Which is worse: picking up pieces of litter, or “advocating a position on a piece of legislation”?
In Lakewood, it’s the latter because doing so will eliminate you from the volunteer litter (of those duly authorized to pick it up.)
According to the current rules in the 11-page application packet for the “Adopt-A-Street Litter Control Program” overseen by the Lakewood Public Works Department Operations and Maintenance Division, be assured your altruistic motive to “contribute to a cleaner environment and a more attractive city by adopting sections of a City street and removing litter along those sections,” is appreciated.
Just don’t be endorsing or opposing a particular candidate for public office; lobbying the legislature or any other governmental agency that might be adversely impacted by your initiative or referendum; and maintain no reference to a political party.
Pretty much other than those forbidden free-speech rights, your organization is free to pick up trash.
Dare speak up for community values however; organize the masses to march on city hall; or otherwise – by inflammatory rhetoric – incite a rebellion to remove, replace, recall or recommend somebody or something that you, naively, believe is for the better and your “volunteer organization shall NOT (Public Works emphasis, p.3) be eligible” to remove litter.
Don’t even think about applying.
Furthermore, and it goes without saying and indeed the Public Works department does not say it, should your people be found out to have surreptitiously or overtly engaged in any of the foregoing impermissible civic duties, well then by implication your trash bags will be taken away (maybe your Kodachrome too) along with the “‘Volunteer Litter Crew Ahead’ advanced warning signs and standards”; you will be required to return your hard hats and vests; and the sign crediting your efforts and otherwise advertising what good people you are for taking care of the environment will be taken down.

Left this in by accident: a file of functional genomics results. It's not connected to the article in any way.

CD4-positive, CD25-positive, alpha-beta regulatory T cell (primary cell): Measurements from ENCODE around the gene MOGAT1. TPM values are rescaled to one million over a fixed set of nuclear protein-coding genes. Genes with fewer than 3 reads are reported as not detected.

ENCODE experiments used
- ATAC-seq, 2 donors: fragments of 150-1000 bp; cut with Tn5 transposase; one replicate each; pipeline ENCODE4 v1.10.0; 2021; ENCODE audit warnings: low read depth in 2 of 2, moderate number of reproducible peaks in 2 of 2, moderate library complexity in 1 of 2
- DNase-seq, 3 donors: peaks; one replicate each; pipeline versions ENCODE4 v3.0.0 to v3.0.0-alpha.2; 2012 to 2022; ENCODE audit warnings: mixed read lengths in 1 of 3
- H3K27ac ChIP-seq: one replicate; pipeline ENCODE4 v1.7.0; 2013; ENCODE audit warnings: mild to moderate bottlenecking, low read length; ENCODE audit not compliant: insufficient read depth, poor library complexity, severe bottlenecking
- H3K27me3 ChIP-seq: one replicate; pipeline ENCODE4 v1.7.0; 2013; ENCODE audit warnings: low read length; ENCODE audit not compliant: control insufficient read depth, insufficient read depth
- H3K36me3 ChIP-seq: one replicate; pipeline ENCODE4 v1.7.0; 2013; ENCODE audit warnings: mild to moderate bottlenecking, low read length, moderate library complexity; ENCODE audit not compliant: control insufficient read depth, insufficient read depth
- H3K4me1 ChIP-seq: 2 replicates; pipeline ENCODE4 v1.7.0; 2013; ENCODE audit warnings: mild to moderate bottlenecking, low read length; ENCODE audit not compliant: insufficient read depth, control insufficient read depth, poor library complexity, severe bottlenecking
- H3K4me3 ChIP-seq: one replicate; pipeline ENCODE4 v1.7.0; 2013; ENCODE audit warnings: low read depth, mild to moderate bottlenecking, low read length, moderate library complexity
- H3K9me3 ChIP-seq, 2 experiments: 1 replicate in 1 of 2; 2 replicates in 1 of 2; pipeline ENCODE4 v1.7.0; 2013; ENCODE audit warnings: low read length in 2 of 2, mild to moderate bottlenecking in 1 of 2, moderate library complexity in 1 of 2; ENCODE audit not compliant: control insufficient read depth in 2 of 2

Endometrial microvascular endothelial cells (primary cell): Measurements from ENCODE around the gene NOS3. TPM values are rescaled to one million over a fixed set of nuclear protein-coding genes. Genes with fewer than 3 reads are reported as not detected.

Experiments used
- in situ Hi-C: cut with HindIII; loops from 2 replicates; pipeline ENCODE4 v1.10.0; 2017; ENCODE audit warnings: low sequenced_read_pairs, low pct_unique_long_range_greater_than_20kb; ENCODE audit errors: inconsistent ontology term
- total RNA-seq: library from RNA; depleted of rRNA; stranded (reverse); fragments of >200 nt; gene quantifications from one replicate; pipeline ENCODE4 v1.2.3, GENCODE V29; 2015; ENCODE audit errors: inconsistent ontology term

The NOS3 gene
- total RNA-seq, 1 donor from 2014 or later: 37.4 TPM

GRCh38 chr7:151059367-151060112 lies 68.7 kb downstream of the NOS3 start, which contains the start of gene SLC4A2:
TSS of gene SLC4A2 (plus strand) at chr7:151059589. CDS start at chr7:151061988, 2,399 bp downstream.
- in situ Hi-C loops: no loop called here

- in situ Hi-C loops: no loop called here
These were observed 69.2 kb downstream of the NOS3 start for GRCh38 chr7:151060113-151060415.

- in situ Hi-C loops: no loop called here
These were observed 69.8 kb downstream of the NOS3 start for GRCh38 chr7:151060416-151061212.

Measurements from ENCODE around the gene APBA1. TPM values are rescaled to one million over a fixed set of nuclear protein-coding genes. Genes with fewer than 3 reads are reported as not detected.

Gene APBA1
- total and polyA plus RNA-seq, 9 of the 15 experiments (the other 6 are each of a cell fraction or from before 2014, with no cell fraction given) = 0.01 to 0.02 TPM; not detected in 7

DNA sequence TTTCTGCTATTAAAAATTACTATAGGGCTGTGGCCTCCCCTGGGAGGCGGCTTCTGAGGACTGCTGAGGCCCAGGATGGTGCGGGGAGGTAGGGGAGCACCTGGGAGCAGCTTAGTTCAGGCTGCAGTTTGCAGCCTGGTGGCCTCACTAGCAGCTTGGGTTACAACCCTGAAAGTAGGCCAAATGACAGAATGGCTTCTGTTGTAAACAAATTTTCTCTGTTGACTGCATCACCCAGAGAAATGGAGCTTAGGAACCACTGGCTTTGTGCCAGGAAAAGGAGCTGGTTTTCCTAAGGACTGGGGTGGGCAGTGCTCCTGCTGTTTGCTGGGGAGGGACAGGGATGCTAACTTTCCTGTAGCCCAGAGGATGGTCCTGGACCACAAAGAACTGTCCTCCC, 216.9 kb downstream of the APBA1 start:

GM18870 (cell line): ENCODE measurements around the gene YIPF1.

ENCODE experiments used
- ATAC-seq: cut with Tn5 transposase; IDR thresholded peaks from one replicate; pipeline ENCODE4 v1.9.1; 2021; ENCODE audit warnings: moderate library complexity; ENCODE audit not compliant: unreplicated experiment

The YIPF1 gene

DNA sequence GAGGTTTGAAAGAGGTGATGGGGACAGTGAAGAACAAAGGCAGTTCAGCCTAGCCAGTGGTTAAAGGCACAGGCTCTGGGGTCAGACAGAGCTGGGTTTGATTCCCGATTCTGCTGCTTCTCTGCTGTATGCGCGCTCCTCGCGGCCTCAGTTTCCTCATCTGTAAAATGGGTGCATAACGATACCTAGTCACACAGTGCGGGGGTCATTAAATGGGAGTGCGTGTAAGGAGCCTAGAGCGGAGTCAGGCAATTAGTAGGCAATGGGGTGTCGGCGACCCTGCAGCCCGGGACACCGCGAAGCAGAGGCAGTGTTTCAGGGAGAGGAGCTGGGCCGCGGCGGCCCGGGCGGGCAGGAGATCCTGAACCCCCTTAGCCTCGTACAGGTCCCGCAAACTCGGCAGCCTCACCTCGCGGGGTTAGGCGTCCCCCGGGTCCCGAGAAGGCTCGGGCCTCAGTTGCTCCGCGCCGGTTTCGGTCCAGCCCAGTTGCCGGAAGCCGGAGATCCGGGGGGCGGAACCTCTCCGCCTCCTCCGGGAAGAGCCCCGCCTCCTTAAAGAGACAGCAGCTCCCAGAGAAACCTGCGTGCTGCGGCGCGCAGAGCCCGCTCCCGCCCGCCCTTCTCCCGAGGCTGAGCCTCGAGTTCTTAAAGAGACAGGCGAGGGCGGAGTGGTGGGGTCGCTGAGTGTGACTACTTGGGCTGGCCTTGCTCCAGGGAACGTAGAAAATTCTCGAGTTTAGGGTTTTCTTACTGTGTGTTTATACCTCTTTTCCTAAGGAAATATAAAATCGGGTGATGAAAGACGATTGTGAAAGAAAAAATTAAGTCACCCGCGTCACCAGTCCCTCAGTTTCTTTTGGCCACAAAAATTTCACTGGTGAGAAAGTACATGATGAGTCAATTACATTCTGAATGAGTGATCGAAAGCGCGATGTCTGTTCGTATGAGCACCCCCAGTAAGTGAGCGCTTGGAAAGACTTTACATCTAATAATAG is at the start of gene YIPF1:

Maybe you’ll even be billed for the cost of making the sign.
‘What,’ you ask, ‘does litter control have to do with speech control?’
A litter, er letter, has been written to the City to find out.
The ruling as to who can do what on the streets, alleys and lanes – not to mention the gutters and those who, to voluntarily clean them, take great pains – is under review by the city attorney.
The Parks Department has taken over from the Public Works Department this program and updated materials are promised right around April 1st so, depending on whether the rules change to affirm the First Amendment of the United States Constitution as trumping current city policy (if not you might rightly conclude this whole litter thing is a bunch of garbage and just let the litter lie) – in the words of the Parks people, “you may want to wait until the new packet is available to apply.”
Stay tuned to this publication for more trash talk.